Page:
Cost of Probate Lawyer in Texas

Probate Lawyers' Fees and Billing
A Valid Texas Will Avoids Probate Court & Costly Administrator Fees

How much will it cost to hire a lawyer to handle your probate case? The answer varies greatly, but it will probably depend more on where you happen to be filing the probate case than on how complicated the legal work is.

You can hire a lawyer to handle the whole probate case or just help you do it. (See "Working With a Probate Lawyer.") Either way, keep in mind that as executor, you don’t pay the probate lawyer’s fee from your own pocket. You can use estate assets to pay the bill, before inheritors get anything.

Kinds of Fee Arrangements

Lawyers usually use one of three methods to charge for probate work: by the hour, a flat fee, or a percentage of the value of the estate assets. Your lawyer may let you pick how you pay—for example, $250/hour or a $1, 500 flat fee for handling a routine probate case.

Hourly Billing

Many probate lawyers bill clients by the hour. The hourly rate will depend on how much experience and training the lawyer has, where you live, and whether the lawyer practices in a big law firm or a small one. Small town rates may be as low as $150/hour; in a city, a rate of less than $200/hour would be unusual. Big firms generally charge higher rates than sole practitioners or small firms, unless a small firm is made up solely of hot-shot specialists.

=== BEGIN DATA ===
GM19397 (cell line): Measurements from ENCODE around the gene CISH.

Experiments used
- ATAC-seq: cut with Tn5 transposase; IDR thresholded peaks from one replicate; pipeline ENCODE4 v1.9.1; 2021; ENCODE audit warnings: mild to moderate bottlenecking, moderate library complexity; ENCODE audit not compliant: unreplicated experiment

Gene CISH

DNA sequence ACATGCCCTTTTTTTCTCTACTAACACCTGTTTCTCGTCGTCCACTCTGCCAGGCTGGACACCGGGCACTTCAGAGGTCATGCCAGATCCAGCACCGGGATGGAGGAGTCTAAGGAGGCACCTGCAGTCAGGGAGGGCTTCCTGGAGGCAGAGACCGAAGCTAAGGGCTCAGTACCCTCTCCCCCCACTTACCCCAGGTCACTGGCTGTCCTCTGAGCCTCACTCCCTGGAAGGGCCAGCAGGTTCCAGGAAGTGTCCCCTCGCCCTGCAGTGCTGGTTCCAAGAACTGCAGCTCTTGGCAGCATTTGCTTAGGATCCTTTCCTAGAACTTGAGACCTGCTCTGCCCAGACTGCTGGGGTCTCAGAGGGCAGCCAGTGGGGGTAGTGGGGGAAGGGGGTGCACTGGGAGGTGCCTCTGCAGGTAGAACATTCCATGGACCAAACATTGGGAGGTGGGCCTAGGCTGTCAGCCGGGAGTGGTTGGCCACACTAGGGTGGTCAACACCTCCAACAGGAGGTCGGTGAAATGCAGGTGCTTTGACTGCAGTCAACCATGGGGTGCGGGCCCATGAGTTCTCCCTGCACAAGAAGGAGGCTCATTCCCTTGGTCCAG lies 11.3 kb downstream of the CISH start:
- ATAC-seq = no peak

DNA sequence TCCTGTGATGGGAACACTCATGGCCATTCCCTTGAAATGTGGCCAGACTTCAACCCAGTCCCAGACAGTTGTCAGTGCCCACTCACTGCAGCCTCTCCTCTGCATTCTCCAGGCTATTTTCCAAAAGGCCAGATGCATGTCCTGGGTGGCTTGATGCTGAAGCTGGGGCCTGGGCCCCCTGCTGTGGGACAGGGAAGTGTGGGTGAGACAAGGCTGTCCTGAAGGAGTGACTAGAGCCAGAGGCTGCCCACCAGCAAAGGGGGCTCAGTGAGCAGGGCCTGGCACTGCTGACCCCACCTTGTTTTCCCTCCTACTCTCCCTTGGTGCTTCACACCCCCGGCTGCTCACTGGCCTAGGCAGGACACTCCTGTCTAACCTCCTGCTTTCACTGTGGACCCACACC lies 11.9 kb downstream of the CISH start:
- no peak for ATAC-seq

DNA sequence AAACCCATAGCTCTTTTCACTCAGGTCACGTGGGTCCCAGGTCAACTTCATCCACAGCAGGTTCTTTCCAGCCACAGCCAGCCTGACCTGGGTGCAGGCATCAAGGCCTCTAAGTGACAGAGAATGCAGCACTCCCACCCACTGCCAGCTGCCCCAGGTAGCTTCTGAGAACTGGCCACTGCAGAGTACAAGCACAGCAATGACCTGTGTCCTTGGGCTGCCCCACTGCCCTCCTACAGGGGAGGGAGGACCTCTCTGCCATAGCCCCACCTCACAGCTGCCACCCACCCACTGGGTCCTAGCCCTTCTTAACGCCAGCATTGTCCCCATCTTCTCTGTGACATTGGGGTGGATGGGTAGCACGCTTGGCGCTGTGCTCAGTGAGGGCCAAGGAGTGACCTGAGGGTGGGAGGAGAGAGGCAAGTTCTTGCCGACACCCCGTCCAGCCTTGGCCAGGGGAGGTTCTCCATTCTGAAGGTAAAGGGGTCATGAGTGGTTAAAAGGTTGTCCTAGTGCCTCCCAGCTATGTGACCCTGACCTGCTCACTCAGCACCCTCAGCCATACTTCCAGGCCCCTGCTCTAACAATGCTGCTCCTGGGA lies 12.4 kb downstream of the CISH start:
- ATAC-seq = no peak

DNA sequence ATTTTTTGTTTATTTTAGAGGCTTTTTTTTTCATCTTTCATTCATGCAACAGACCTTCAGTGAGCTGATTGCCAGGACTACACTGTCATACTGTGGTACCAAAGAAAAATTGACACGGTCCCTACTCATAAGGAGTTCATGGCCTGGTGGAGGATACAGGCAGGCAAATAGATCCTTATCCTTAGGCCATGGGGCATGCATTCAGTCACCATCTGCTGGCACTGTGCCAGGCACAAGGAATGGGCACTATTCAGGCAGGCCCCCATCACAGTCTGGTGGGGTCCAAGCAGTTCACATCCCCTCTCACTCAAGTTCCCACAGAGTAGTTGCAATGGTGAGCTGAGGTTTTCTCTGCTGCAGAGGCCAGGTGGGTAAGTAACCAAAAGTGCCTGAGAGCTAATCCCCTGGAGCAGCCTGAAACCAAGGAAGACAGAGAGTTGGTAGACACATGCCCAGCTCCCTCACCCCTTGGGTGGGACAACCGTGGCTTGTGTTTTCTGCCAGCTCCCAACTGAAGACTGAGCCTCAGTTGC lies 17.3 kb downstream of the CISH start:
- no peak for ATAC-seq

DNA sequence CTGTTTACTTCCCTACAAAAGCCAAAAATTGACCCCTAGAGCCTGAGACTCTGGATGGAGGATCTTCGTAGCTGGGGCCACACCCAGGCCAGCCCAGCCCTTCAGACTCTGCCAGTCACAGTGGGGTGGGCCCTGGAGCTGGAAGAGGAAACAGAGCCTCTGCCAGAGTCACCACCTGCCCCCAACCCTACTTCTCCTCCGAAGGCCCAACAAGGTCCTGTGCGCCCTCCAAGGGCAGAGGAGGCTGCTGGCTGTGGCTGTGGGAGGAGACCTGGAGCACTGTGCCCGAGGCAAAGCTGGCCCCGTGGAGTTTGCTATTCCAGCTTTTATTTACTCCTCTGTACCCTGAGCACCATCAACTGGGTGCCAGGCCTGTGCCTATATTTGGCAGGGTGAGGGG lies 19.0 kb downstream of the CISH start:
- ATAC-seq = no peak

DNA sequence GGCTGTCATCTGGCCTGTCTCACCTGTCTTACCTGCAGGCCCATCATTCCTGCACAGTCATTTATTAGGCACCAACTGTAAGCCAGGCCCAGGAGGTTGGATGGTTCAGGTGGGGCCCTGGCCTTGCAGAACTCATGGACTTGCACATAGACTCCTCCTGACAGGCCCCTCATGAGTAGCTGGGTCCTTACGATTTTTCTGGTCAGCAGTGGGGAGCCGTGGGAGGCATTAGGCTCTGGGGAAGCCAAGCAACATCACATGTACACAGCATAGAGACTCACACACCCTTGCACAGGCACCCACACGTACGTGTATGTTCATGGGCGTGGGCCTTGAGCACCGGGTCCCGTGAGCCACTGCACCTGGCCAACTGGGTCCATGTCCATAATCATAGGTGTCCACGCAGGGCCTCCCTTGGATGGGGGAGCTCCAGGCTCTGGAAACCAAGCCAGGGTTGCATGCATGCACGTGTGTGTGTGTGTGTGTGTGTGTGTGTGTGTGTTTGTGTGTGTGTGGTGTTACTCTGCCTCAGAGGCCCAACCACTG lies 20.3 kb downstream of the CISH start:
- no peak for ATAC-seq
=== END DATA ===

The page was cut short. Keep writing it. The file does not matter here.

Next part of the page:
A lawyer who does nothing but estate planning and probate will likely charge a higher hourly rate than a general practitioner. The advantage to you is that a specialist should be more efficient. Someone who has steered many probates through the local court has probably learned all the local rules and how to prepare and file documents the way the court likes them.

If your attorney employs less experienced lawyers (associates) and legal assistants (paralegals), their time should be billed at a lower hourly rate. This is very common in firms that do probate work; legal assistants often draw up the routine paperwork.

Many lawyers bill in minimum increments of six minutes (one-tenth of an hour). So, if your lawyer (or a legal assistant) spends two minutes on a phone call on behalf of the estate, you’ll be billed for six minutes.


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